Last month we discussed long range planning. There are seven areas of life that need consideration for long range planning. They are: Spiritual, Family, Career, Self Improvement, Health, Social, and Financial.
This month we will focus on health goals. When someone enters the practice for the first time, we set up an initial interview. After learning something about the patient from a personal standpoint, we focus on any immediate concerns. Then we move into the health history of the patient making sure that there are no contraindications for dental treatment including routine cleanings. If that is satisfactory, I ask the patient if given a choice between disease and health, which one they would pick. They always laugh or snicker a little bit like I’m asking a silly question. Then they always reply, “Health of course.” I respond by then asking what health means to them. Each patient has a different concept of what health is. Once we find out what health means to them, I always follow up with asking what they are willing to do to stay healthy or if not as healthy as they want to be, what they are willing to do to get healthy. Finally we discuss what role that I can play to help them get where they want to be. It is after a careful examination then, called co-discovery, where the patient and I learn together the state of health that they are in, records are collected, and then after any follow up questions we plan a future appointment.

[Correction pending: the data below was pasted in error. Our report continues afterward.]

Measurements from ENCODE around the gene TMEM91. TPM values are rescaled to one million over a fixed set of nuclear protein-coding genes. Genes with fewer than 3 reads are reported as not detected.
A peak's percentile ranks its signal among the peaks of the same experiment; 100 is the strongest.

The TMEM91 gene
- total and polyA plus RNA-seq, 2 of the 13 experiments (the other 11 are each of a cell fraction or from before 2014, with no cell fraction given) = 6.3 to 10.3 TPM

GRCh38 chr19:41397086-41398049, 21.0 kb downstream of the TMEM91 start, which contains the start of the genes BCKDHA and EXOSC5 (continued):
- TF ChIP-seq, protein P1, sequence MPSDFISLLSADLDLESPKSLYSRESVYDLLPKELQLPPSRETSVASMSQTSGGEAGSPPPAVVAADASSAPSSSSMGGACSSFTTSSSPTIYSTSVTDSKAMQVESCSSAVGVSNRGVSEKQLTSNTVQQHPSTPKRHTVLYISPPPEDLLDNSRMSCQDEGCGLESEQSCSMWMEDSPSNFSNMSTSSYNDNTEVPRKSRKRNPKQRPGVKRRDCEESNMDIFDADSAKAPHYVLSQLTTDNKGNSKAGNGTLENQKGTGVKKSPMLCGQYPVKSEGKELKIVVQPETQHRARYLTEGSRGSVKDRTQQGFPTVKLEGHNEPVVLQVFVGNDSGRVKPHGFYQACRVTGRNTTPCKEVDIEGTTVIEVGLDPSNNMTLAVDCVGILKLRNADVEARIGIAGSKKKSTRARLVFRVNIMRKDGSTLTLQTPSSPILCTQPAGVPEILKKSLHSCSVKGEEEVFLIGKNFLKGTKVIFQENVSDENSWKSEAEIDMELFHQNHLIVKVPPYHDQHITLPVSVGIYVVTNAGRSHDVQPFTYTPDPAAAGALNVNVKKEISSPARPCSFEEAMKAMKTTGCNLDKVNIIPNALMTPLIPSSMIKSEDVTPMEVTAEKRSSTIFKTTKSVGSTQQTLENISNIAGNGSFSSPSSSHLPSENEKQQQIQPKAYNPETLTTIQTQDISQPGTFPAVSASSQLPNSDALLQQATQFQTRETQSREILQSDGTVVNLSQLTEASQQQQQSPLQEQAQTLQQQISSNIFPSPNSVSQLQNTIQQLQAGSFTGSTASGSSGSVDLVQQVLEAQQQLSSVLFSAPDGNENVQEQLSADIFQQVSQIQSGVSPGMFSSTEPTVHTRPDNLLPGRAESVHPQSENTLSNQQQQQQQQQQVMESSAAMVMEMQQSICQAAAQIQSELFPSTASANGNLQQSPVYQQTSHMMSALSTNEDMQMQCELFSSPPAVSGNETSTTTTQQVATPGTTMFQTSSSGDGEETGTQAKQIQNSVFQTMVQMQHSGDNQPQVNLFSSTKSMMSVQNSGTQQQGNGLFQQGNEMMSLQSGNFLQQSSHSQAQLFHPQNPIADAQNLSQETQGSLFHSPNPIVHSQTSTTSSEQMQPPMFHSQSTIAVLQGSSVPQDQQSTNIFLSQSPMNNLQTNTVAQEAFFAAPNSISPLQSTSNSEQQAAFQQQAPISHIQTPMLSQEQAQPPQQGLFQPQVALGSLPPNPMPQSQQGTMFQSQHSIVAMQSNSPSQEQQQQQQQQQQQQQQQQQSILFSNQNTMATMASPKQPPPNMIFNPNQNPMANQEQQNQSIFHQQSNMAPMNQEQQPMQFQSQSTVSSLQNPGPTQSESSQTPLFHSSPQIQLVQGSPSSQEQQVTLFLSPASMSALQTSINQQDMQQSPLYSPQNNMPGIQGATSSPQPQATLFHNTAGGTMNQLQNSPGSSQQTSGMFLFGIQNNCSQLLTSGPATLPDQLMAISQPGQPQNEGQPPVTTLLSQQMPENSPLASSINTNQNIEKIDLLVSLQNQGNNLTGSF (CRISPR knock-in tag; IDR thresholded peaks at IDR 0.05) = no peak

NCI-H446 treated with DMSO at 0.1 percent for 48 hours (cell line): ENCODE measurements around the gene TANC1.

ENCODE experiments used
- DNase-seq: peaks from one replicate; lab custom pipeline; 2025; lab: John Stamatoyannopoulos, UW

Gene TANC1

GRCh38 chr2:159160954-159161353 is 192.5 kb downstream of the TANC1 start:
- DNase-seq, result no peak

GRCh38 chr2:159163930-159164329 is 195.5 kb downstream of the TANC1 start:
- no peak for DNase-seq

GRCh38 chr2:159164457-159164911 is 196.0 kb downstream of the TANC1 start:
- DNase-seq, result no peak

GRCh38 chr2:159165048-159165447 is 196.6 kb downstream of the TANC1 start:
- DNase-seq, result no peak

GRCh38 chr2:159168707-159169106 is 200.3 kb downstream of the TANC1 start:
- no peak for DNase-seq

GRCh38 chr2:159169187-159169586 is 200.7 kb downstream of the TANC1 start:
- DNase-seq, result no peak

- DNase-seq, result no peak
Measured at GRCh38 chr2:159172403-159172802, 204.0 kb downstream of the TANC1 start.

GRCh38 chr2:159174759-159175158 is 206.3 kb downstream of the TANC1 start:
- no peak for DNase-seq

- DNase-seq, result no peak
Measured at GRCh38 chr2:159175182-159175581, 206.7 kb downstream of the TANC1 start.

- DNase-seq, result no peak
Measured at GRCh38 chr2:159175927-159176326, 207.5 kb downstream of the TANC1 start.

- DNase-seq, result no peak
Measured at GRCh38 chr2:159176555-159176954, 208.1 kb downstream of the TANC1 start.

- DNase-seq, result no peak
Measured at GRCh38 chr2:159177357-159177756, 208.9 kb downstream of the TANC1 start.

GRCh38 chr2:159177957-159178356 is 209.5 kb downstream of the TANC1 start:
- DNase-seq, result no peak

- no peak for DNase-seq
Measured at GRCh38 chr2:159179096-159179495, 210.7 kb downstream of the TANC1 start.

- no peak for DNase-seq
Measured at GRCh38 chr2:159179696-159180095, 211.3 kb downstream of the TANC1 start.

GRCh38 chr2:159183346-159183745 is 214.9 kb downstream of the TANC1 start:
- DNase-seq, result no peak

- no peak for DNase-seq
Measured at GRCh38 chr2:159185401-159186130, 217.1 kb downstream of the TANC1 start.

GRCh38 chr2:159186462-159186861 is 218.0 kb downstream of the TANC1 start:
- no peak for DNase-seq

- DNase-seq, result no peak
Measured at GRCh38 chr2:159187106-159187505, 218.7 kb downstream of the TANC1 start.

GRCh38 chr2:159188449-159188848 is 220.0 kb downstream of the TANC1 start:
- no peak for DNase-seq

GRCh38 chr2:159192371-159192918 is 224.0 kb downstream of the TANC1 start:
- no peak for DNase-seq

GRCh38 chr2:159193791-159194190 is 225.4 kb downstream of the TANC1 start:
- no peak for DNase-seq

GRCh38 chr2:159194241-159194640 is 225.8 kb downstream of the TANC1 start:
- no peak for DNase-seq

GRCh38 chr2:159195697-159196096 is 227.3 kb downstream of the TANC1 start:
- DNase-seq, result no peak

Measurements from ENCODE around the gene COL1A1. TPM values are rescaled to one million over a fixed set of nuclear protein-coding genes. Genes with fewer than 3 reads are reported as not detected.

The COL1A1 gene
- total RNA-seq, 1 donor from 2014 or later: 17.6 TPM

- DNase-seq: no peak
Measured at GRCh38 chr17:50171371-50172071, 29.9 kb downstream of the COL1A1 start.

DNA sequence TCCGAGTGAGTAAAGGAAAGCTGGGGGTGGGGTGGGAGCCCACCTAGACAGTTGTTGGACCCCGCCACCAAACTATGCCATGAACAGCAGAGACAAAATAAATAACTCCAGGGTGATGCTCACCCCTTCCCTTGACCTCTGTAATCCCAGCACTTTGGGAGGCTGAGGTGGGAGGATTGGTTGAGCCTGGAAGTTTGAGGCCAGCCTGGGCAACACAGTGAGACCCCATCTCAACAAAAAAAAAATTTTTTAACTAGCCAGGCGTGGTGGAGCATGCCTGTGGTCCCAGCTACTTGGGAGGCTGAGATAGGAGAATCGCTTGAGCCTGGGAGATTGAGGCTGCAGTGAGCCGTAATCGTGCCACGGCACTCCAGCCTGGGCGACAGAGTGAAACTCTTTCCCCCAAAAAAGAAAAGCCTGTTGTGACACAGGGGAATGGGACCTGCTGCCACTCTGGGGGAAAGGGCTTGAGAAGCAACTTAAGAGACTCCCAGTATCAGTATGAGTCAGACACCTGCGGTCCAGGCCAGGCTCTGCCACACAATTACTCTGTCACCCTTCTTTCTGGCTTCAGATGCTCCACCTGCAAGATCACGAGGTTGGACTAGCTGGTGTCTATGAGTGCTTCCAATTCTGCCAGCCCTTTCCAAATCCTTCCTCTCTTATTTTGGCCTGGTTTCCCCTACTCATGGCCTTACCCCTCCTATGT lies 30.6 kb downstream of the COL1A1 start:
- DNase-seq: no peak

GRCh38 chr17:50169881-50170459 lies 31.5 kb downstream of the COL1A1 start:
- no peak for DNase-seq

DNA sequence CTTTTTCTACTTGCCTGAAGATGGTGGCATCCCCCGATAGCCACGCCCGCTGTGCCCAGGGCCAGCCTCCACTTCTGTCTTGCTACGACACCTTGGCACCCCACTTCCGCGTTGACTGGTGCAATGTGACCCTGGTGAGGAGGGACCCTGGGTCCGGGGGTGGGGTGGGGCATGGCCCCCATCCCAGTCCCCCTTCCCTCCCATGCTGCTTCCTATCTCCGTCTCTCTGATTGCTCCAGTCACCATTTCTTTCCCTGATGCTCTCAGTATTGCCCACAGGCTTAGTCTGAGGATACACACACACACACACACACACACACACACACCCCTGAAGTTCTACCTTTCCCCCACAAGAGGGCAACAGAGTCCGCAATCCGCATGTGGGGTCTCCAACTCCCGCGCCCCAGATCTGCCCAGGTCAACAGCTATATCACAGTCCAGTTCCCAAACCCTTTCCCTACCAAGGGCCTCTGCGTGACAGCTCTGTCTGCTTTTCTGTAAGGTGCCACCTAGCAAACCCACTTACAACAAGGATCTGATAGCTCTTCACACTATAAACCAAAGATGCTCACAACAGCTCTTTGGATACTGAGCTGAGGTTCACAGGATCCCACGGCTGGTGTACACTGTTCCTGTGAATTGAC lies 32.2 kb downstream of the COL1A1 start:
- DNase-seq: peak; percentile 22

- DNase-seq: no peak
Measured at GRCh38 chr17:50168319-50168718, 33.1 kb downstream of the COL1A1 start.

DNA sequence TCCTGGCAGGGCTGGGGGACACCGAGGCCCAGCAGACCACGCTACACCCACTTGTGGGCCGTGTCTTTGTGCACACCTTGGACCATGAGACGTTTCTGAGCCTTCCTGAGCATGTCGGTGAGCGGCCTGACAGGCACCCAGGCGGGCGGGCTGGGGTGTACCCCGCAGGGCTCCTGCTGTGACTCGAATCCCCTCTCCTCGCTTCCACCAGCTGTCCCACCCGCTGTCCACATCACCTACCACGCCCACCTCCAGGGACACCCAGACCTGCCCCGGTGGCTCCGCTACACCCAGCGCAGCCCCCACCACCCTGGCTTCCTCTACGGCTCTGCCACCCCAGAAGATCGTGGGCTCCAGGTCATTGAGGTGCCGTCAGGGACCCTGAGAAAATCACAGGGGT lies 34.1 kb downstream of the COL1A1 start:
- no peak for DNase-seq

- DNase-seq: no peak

The patient returns at a subsequent appointment and the findings are discussed. It is at this time that a partnership is formed and the goal setting process is conducted. You see if there are no goals set, there is nothing to measure. If you don’t know where you are going, how do you know when you get there? Based on the patient’s goals, in partnership we create a Master Plan. Health is a function of participation. Equal sharing of responsibility is discussed. Through this discussion the relationship grows and a trust is created. Without this interaction, the patient really has no idea of their responsibility. You can’t rely on a health care facilitator to do it all. If this is done correctly, the dentist and team become dental health coaches in a health centered practice. Remember that only 3% of the population has written goals and 97% do not. It is only those 3% that out perform the masses because their goals are written down. Health goals need to be written and if you want to be successful hiring a good dental health coach is the difference between breaking out of the disease cycle or continually spinning around in it for the rest of your life. For more information please see my website at www.drtjbolt.com or call ne at 402-572-8000.